Health & Fitness Business '07: Taking steps to go green

The fitness industry hasn't really paid as much attention to "green" issues as other industries have, partly because apparel and footwear aren't a big part of the industry and partly because it doesn't have a direct tie to the outdoors, where people often think greener thoughts.
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The fitness industry hasn't really paid as much attention to "green" issues as other industries have, partly because apparel and footwear aren't a big part of the industry and partly because it doesn't have a direct tie to the outdoors, where people often think greener thoughts.

But as GearTrends® wrote about in its 2007 Fitness magazine ("Going Green," page 24), out in early July and available at the Health & Fitness business show before going online at www.snewsnet.com, it's time for the industry to realize it too can take part.

Although show management tried to soft launch a so-called "Green Steps" program for the 2005 show (click here to see a June 20, 2005, SNEWS® story, "HFB show going green: Are you doing your part?"), it hasn't gained traction in fitness. On the other hand, in the bike world, through the Interbike show, and the outdoor world, through the Outdoor Retailer show, both shows managed by Nielsen as the fitness show is, the programs run strongly and are well-supported.

This year, show management has decided its time for fitness to sit up and start paying attention too.

On page 2 of the HFB Planner in the GearTrends® magazine, you'll see the Green Steps program logo, touting how you can become a carbon-neutral traveler by offsetting your CO2 travel emissions and your carbon footprint. Click here to read more about that and then click either on the Green Steps button on that page or here to calculate your travel footprint and offset it with wind power credits. Why does that matter? Whatever way you travel to and from the show, shop goods or get around once there, you will produce carbon emissions and other greenhouse gases that contribute to global warming. By offsetting those emissions, clean wind power is produced instead of carbon-intensive coal-fired energy and you help grow the availability of clean energy by supporting wind energy projects.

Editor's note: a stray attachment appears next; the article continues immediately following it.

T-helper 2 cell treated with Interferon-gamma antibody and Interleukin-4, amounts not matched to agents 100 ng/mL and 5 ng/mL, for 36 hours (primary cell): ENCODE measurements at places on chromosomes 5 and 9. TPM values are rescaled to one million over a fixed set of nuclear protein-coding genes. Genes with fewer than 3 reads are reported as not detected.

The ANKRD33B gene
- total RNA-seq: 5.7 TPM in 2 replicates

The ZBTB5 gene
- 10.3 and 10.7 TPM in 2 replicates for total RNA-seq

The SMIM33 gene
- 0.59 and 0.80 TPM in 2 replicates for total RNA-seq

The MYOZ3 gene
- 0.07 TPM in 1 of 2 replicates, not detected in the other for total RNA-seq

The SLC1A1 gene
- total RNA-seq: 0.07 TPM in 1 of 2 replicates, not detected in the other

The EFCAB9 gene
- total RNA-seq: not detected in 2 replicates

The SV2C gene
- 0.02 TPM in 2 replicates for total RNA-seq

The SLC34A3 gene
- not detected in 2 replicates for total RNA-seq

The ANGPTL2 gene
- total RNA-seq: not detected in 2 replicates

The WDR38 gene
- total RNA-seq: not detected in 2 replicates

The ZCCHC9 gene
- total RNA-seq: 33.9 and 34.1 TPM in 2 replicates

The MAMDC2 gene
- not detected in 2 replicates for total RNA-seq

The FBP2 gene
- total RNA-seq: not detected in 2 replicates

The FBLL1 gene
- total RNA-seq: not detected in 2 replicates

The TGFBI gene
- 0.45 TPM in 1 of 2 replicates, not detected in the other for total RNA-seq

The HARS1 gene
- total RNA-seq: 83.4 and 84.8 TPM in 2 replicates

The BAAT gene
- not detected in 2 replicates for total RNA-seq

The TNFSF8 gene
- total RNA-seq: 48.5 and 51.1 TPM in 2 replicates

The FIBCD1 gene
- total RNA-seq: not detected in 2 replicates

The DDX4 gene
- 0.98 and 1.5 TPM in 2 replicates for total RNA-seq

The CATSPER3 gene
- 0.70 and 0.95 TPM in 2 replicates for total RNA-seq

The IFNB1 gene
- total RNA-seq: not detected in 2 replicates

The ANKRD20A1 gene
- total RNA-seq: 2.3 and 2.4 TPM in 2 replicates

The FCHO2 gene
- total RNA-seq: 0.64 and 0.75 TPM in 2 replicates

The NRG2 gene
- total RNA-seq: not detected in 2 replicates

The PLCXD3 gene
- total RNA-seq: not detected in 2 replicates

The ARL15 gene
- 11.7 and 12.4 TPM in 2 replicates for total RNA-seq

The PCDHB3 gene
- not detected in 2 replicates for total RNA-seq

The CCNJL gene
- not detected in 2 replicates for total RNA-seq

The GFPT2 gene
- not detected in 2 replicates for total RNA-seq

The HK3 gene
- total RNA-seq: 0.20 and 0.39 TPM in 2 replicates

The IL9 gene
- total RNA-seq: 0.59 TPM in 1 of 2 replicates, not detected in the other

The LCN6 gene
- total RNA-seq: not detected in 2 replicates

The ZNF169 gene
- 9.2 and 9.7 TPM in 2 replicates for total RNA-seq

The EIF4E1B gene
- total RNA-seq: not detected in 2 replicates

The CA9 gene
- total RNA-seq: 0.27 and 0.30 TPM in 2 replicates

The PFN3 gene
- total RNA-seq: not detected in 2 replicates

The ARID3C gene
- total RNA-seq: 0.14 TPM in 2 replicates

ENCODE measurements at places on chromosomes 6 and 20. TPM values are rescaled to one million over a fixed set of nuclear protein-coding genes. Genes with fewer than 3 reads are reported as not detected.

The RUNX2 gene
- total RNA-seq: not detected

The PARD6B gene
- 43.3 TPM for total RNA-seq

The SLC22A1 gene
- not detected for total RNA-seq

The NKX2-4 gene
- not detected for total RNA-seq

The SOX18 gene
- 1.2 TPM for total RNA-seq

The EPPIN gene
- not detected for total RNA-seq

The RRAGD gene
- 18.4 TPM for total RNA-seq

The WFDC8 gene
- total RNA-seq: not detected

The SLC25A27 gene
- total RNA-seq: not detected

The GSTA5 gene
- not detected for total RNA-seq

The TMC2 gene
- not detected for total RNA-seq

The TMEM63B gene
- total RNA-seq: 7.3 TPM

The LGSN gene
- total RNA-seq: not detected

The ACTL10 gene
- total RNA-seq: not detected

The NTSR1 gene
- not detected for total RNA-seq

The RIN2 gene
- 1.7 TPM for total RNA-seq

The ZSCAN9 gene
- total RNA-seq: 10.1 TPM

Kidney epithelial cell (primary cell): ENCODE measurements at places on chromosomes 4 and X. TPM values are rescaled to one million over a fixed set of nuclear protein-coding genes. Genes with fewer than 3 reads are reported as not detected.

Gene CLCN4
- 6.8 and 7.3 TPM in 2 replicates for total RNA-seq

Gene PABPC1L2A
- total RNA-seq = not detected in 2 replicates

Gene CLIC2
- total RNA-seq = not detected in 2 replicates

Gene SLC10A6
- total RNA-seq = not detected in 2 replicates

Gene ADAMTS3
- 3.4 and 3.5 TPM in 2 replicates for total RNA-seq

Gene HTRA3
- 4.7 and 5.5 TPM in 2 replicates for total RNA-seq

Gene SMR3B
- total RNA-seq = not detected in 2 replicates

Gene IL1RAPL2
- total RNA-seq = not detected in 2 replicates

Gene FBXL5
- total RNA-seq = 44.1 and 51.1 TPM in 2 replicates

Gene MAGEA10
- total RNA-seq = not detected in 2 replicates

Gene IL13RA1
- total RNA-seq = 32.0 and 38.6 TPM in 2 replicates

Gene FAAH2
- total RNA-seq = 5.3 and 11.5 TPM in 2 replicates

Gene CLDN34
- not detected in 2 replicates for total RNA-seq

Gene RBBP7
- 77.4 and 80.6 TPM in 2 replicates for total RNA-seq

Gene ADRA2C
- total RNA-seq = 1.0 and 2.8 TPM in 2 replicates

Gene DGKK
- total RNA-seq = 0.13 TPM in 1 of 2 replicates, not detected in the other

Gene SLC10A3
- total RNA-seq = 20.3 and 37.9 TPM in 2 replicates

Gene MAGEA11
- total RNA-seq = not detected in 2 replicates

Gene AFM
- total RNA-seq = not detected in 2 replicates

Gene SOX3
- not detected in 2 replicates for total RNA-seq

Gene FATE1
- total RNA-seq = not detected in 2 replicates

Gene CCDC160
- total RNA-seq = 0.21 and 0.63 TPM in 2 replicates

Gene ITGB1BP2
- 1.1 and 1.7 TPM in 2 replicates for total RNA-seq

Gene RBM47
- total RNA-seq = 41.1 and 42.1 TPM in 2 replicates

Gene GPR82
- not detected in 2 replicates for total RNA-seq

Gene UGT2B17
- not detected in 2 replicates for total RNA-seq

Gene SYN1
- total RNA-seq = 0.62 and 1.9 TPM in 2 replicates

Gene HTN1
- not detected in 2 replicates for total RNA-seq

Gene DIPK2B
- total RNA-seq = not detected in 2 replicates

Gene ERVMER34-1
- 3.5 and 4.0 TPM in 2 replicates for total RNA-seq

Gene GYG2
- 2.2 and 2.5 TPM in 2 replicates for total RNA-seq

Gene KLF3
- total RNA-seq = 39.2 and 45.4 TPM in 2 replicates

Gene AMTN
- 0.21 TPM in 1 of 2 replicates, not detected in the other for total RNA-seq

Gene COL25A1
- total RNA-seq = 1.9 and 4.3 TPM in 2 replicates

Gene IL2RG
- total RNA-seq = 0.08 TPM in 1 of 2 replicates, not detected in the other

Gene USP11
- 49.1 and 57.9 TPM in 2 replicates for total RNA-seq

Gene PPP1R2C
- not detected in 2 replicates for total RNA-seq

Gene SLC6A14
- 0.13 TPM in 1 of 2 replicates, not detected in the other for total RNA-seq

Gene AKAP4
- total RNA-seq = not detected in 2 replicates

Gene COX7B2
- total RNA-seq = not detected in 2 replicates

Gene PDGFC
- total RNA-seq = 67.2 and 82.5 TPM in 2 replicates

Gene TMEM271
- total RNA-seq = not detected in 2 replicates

The show currently offsets 100 percent of its electricity usage with wind power through the purchase of Renewable Energy Certificates, known as RECs.

"It's a big deal," said show marketing director Richard Kelly. "We invested a lot buying the wind power credits."

In addition, the show has available recycled carpet for use by exhibitors, and 25 percent of the aisle carpet will be recycled. A recycle program has been arranged for exhibitor set up to gather cardboard and other materials, and recycle bins will be available during the show for bottles, papers and other recyclable materials. Show badges are printed on recycled paper and with soy ink, just as GearTrends® magazines are printed on a high percentage of recycled paper and with soy ink.

The show has also been in discussions with the concessions company to use biodegradable plates. According to show operations manager Erin O'Donnell, they have been instrumental with show concessions company since they are not usually asked about using biodegradable plates and paper goods.

"Now is the time," said Kelly, "to get the word out there."

SNEWS® View: We'd like to see exhibitors and others in the industry think twice about packaging, shipping, collateral handed out in paper form and even plastic water bottles commonly carried around at the show. Although the industry is mostly an indoors one, there is no reason it can't and shouldn't take part in the discussion and start doing its part wherever and whenever it can.

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